New in NOTAE Project is also the idea of considering the graphic execution of these symbols as a matter of the scribal culture, as – we could say – the ‘other side’ of the written world, and consequently as an object of palaographical analysis. A tendency toward alphabetocentric bias charac¬terizes palaeographical studies in general and it too often happens that what appears as something other than a written line is classified as ‘doodle’, if it is not immediately recognizable as ‘alphabetical sign’. So it happens that ‘doodles’ are implicitly elevated by palaeographers to a fixed category of graphic objects, characterized by their certain ahistorical nature. The late antique and early me¬dieval pragmatic literacy is, however, a historical issue; Therefore not a single written line on a document is to be presumed a priori as being considered merely decorative or superfluous drawn by literates or illiterates who were bored or thinking about something else rather than writing something significant. A thorough investigation of this ‘other side’ of the written world can therefore provide precious insights about the spread of literacy as a whole.
The available instances of graphic symbols will be investigated in their contemporary context as well as diachronically, bringing together methods developed in the fields of palaeography, diplomatics and history. Archaeology, sociolinguistics, social anthropology, history of christianity will also provide important methodological angles, in order to capture all the possible historical implications by studying their graphic execution as well as their models and cross-influences, their contexts and transmissions, and with the purpose to frame the category of ‘illiterates’ for each significant period and region involved in the wide historical and geographical span with which the project is engaged. Specific attention will be devoted also to the studies about the presence of symbols in manuscripts of the literary tradition, one of the most interesting research topics in recent years.
The Project pursues four main objectives within its general aim:
- to provide an inventory as complete as possible of graphic symbols and a collection of their images, through the systematic inspection of all the documentary sources available for the period in question;
- to study each graphic symbol in its context through a complete synchronic analysis, in order to classify, to interpret and to relate each symbol to its ‘author’, to the ‘host’ document, to the historical geographical context;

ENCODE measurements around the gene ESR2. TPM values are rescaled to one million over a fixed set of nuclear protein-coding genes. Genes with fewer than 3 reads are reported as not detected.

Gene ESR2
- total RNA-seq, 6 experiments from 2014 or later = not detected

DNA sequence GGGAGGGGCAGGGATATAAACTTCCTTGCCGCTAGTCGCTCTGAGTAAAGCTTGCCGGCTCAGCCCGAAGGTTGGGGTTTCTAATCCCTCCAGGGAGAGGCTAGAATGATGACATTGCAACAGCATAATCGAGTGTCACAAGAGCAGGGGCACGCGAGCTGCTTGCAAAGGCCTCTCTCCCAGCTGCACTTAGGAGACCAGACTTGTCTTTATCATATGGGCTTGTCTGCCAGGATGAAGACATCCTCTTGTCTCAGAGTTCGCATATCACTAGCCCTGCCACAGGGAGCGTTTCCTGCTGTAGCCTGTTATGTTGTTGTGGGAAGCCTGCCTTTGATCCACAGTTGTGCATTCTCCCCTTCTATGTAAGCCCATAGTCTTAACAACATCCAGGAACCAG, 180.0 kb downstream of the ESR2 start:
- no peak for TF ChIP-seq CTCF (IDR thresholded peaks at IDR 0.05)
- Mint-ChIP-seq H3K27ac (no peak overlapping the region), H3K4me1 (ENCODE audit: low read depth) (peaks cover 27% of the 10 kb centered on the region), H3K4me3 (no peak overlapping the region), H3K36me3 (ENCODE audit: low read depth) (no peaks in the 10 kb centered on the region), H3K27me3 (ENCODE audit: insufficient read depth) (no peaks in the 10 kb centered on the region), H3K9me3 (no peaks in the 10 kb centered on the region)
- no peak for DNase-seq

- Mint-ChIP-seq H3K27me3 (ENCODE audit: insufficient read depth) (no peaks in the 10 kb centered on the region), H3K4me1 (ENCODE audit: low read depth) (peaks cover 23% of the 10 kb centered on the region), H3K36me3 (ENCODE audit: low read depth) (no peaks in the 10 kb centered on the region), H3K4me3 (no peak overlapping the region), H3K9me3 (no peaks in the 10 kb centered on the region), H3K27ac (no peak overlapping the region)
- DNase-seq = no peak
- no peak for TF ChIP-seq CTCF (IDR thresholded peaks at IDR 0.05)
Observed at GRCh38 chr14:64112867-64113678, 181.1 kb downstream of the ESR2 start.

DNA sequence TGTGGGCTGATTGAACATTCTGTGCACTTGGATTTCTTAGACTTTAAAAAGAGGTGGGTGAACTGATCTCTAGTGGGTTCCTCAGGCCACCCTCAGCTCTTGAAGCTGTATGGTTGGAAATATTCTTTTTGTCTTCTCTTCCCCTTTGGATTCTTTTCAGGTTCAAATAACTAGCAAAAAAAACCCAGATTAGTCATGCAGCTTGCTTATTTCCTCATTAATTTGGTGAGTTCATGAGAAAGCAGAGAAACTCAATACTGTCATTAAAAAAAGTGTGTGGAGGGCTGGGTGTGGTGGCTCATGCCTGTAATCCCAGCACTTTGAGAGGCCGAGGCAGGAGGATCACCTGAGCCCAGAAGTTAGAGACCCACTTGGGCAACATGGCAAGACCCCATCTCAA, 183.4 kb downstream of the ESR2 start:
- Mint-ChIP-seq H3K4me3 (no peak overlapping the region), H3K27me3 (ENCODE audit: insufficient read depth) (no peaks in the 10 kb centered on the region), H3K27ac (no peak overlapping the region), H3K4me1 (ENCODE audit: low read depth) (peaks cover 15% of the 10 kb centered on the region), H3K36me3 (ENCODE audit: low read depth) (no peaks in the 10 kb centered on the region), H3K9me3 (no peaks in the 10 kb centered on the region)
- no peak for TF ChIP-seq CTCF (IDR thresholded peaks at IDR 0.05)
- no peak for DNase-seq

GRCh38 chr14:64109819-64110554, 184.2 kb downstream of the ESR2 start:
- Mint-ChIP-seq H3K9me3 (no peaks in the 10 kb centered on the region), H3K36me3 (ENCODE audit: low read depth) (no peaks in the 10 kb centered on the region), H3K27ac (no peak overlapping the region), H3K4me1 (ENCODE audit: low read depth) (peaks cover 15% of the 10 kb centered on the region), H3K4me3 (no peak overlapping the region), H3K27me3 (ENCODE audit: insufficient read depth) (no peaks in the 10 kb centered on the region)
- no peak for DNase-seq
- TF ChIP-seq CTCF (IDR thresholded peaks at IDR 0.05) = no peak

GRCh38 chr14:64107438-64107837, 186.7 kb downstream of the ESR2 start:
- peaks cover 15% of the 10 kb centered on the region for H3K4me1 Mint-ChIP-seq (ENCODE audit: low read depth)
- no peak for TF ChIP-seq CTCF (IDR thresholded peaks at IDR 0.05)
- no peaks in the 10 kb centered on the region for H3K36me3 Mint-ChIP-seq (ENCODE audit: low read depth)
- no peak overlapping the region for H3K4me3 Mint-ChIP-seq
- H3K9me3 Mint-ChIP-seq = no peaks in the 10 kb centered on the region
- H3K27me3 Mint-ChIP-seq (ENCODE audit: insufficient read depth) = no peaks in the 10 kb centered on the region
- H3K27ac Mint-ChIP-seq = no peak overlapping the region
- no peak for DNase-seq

- to create the NOTAE-Database, which will be primarily designed and implemented in order to work as a research tool of the Project;
- to conduct comparative and diachronic studies on the basis of the results of the objective 2 and employing the NOTAE-Database. Starting from the purpose to know ‘who drew what’, ‘when and where’, ‘how and why’, the project aims to historicizing graphic symbols as material traces left by human hands on the border between written and oral culture, educated literacy and poor graphic abilities of illitterates.
Beyond the four objectives mentioned above, significant contributions are expected about two unsolved problems in the specific field of Palaeography:
- the meaning of the complex graphic symbol, consisting of tachigraphic notes and crossed lines drawn as interlocking pieces, which appears in the notarial subscriptions of the greek private documents;
- the survival of tachigraphic notes and Tironian notes in the pragmatic literacy of the post-Roman West.
The NOTAE project will impact greatly also on the studies in diplomatic semiotics of the high middle Ages: it will make clear the historical background of the symbols of that later period, in which there is no more ‘vertical communication’ in latin language between literate elites and the illiterates. And finally the NOTAE-Database as final result will represent a repository of graphic symbols collected in original documentary sources from Late Antiquity to early Middle Ages: an evidence-based historical and dynamic Atlas of a graphic inheritance from the past, which will be available to all those scholars, who will be somehow interested in these historical objects and in what they can still say as historical sources.